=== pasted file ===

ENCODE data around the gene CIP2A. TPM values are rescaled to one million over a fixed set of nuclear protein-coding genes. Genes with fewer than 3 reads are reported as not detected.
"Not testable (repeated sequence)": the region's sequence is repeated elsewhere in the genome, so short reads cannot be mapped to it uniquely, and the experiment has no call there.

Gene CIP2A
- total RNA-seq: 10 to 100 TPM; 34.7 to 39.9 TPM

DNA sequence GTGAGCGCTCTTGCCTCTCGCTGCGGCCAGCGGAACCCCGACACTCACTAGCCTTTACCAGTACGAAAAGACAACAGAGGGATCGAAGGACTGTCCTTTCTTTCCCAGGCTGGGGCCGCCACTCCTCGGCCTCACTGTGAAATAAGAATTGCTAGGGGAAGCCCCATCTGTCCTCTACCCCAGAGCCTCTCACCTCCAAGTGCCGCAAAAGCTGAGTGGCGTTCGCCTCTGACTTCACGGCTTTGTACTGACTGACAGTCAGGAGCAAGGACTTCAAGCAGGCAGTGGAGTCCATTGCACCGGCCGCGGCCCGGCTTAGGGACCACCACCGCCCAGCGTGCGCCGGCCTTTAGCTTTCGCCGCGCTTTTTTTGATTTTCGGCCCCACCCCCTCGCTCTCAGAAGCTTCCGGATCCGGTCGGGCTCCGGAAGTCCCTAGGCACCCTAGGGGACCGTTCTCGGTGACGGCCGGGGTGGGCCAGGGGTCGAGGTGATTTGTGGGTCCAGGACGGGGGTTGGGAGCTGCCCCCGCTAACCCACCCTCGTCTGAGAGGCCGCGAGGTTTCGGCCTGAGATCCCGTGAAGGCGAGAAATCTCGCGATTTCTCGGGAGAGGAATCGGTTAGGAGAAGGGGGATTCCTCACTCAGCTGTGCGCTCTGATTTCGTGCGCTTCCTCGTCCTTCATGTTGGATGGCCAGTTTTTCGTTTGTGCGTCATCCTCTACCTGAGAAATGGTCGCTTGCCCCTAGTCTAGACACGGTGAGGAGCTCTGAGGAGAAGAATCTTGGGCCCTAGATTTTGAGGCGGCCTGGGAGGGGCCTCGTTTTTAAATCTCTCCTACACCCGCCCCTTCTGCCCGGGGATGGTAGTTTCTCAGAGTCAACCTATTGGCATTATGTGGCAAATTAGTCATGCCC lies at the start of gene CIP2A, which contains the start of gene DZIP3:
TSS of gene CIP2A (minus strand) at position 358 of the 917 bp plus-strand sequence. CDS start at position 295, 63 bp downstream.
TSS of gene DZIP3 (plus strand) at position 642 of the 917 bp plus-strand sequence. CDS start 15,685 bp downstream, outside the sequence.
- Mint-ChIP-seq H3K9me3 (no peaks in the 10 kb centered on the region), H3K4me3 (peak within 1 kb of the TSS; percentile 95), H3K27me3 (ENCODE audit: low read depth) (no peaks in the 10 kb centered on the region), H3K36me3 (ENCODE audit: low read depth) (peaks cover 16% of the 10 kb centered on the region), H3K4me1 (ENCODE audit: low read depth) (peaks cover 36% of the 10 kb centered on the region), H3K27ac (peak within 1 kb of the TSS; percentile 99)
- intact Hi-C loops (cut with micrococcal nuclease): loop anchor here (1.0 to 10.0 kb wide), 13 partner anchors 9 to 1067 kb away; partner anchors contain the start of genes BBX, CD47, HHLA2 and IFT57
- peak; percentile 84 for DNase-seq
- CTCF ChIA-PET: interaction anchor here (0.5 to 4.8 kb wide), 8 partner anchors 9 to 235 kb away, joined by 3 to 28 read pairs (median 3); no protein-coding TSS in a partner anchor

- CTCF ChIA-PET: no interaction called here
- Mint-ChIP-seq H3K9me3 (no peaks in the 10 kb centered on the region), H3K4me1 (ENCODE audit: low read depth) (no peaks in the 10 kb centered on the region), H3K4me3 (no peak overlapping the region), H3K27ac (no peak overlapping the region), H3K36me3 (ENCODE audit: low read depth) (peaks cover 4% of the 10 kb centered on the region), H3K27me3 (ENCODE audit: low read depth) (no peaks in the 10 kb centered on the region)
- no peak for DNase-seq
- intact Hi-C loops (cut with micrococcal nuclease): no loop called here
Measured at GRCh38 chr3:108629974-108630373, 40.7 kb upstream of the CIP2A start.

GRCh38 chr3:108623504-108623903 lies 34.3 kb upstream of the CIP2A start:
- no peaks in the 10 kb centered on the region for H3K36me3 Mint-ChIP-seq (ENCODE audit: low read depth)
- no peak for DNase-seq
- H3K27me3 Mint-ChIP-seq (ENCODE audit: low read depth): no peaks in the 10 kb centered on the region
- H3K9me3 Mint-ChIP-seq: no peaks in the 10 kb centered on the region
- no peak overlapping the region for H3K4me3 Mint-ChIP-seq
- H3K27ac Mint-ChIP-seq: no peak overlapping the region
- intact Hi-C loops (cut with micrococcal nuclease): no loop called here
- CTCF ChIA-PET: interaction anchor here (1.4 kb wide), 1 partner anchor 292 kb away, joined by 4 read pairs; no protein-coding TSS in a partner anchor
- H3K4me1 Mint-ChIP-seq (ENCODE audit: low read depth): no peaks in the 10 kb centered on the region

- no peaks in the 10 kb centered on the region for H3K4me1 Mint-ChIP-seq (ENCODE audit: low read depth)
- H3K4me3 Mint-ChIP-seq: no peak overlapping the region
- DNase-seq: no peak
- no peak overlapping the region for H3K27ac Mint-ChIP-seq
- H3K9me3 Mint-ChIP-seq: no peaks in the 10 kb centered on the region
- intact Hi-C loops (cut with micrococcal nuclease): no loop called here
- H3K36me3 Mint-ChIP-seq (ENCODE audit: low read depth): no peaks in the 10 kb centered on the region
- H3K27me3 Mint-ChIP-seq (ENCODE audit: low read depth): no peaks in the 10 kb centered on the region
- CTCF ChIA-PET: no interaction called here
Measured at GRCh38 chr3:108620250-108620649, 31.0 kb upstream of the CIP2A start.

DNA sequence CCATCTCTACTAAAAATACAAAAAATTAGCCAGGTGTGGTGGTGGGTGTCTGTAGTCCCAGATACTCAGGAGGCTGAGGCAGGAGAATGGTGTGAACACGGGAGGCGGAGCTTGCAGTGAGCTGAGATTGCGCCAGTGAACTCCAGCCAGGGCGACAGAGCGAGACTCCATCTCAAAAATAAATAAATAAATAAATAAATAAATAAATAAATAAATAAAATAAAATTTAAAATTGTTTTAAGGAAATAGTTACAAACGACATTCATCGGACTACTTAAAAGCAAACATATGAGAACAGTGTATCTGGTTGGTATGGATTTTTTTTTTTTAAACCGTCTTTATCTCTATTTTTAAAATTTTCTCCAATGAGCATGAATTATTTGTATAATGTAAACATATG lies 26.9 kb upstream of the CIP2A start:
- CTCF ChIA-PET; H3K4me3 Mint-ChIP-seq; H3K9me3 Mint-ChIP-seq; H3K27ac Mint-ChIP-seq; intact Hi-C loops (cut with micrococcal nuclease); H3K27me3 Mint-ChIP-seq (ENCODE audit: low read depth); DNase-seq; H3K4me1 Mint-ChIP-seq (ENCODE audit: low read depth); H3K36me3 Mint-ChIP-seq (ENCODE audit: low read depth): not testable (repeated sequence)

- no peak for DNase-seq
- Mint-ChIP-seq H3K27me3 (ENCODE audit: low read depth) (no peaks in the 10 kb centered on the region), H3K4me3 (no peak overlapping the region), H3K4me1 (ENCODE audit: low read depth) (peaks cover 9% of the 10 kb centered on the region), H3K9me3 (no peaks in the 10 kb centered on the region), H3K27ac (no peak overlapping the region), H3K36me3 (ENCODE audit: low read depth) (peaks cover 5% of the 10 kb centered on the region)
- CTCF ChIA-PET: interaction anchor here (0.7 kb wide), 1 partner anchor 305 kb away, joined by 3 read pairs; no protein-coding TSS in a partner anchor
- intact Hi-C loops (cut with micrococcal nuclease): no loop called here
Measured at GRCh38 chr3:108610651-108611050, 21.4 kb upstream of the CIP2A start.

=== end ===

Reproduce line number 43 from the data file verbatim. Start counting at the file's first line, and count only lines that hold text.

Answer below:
Measured at GRCh38 chr3:108610651-108611050, 21.4 kb upstream of the CIP2A start.